· 2 min read · News

How HR can keep women safe after work

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The issue of women’s safety in public places has been pushed into focus after the tragic death of Sarah Everard in London last month, and now businesses are pledging their support to make female employees feel safe.

To help prevent employees from being put in a vulnerable position when travelling at night, over 150 businesses from the advertising and media sector have signed up to a campaign requesting the UK government remove tax businesses pay on taxis after 9pm. 

Dan Cullen-Shute, CEO of Creature and Paul Bainsfair, director general at Institute of Practitioners in Advertising wrote an open letter to the prime minister which became the Get Home Safe campaign

Current tax law means taxis employees take home from work after 9pm are viewed as a legitimate business expense whereas taxis taken home from work before 9pm are a taxable benefit. 

This, the letter argued, disincentives employers from keeping their employees safe before 9pm.

Anne Sewell, chief people officer UK and Ireland at Dentsu International, one of the campaign’s signatories, said everyone has the right to feel safe in all public and private spaces, not least when at work and while commuting.

Sewell told HR magazine: “As employers we need to take our duty of care seriously and do all we can to ensure that everyone, in particular all women, can navigate these spaces without fear.

“We know that violence and harassment can only be solved through serious behaviour change and education.” 

A survey conducted by the University of London on 18 March, found 32% of women in the UK feel unsafe or very unsafe when walking alone in their local area at night. 

Just 13% of men expressed the same concern.

Sewell said as a large employer in the media and creative industry, Densu has an opportunity to play a positive part in these conversations and promote the importance of male allyship.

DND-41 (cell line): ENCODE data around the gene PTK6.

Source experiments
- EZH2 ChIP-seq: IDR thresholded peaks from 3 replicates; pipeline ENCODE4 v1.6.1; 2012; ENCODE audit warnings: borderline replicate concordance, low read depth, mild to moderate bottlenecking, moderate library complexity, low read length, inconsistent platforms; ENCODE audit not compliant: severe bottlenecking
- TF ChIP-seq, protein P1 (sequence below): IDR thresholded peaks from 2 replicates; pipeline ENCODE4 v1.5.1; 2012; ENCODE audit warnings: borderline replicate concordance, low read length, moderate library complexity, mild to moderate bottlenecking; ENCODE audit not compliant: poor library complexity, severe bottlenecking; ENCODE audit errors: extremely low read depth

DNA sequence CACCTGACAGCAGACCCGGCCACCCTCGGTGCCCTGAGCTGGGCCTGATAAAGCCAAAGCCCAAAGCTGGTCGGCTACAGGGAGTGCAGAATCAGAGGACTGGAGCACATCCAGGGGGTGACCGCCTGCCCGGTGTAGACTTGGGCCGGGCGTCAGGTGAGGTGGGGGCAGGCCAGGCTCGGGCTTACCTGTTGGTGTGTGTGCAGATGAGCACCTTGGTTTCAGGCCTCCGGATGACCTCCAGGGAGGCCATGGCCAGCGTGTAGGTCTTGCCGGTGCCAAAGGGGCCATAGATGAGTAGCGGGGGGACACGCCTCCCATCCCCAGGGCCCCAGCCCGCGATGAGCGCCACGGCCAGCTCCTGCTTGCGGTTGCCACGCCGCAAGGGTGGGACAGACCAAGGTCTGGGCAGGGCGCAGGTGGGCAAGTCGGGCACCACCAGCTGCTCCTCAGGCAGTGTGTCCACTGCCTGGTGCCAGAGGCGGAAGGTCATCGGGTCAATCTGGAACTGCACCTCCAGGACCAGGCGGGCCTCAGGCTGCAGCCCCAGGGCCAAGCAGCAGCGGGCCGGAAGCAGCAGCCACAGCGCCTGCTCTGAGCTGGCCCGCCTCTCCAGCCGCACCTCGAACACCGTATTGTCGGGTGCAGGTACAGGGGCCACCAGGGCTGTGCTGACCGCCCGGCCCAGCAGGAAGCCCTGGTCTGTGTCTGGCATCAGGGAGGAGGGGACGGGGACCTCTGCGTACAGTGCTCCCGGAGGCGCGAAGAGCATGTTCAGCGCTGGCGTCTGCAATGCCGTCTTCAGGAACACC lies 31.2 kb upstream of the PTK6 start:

Bauer Media is another signatory of the campaign. Organisational development lead for diversity and inclusion, Simone Thomas, told HR magazine: “The expectation that women should be able to get home safe without having to trade this off against potential financial implications, should be a given.

“While broader societal factors are being addressed, it is essential that measures that help to reduce the disproportionate risk to women’s safety are readily accessible.”

Alex Hattingh, chief people officer at Employment Hero, said that employees may suffer more anxiety about their daily commutes following the pandemic too.

She said: "With restrictions set to ease next month and gradual return to office working commences, some employees may be anxious about their commutes so employers must be aware and prepared.”

Hattingh advised there are considerations to make when it comes to finding the balance between keeping employees safe and overstepping their boundaries outside of work. 

She said: “For example, if your office is in a quiet, badly lit area, you may want to look into making changes to your policy that provides more support to everyone who is part of your business. 

“A really simple way to solve this is offering flexible start and end times and remote work where possible.”